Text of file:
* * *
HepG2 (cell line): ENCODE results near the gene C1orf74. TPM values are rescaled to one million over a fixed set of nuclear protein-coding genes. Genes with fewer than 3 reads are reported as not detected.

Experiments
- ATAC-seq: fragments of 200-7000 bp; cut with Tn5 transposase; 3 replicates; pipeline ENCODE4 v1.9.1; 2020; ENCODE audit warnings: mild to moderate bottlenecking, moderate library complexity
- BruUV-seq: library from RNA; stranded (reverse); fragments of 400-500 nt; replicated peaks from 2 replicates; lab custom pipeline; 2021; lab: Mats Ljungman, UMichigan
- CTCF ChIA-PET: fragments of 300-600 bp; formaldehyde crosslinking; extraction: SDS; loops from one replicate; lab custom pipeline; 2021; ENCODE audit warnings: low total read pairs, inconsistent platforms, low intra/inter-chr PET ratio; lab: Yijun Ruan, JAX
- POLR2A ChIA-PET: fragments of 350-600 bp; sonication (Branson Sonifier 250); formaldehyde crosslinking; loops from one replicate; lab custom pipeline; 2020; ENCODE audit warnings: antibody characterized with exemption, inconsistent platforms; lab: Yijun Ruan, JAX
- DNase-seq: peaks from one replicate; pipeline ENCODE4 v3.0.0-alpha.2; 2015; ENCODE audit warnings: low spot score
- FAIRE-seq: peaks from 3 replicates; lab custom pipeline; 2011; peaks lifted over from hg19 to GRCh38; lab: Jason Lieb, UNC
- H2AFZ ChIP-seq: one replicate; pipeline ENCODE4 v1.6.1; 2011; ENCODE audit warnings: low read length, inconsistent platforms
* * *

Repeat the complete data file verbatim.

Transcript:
HepG2 (cell line): ENCODE results near the gene C1orf74. TPM values are rescaled to one million over a fixed set of nuclear protein-coding genes. Genes with fewer than 3 reads are reported as not detected.

Experiments
- ATAC-seq: fragments of 200-7000 bp; cut with Tn5 transposase; 3 replicates; pipeline ENCODE4 v1.9.1; 2020; ENCODE audit warnings: mild to moderate bottlenecking, moderate library complexity
- BruUV-seq: library from RNA; stranded (reverse); fragments of 400-500 nt; replicated peaks from 2 replicates; lab custom pipeline; 2021; lab: Mats Ljungman, UMichigan
- CTCF ChIA-PET: fragments of 300-600 bp; formaldehyde crosslinking; extraction: SDS; loops from one replicate; lab custom pipeline; 2021; ENCODE audit warnings: low total read pairs, inconsistent platforms, low intra/inter-chr PET ratio; lab: Yijun Ruan, JAX
- POLR2A ChIA-PET: fragments of 350-600 bp; sonication (Branson Sonifier 250); formaldehyde crosslinking; loops from one replicate; lab custom pipeline; 2020; ENCODE audit warnings: antibody characterized with exemption, inconsistent platforms; lab: Yijun Ruan, JAX
- DNase-seq: peaks from one replicate; pipeline ENCODE4 v3.0.0-alpha.2; 2015; ENCODE audit warnings: low spot score
- FAIRE-seq: peaks from 3 replicates; lab custom pipeline; 2011; peaks lifted over from hg19 to GRCh38; lab: Jason Lieb, UNC
- H2AFZ ChIP-seq: one replicate; pipeline ENCODE4 v1.6.1; 2011; ENCODE audit warnings: low read length, inconsistent platforms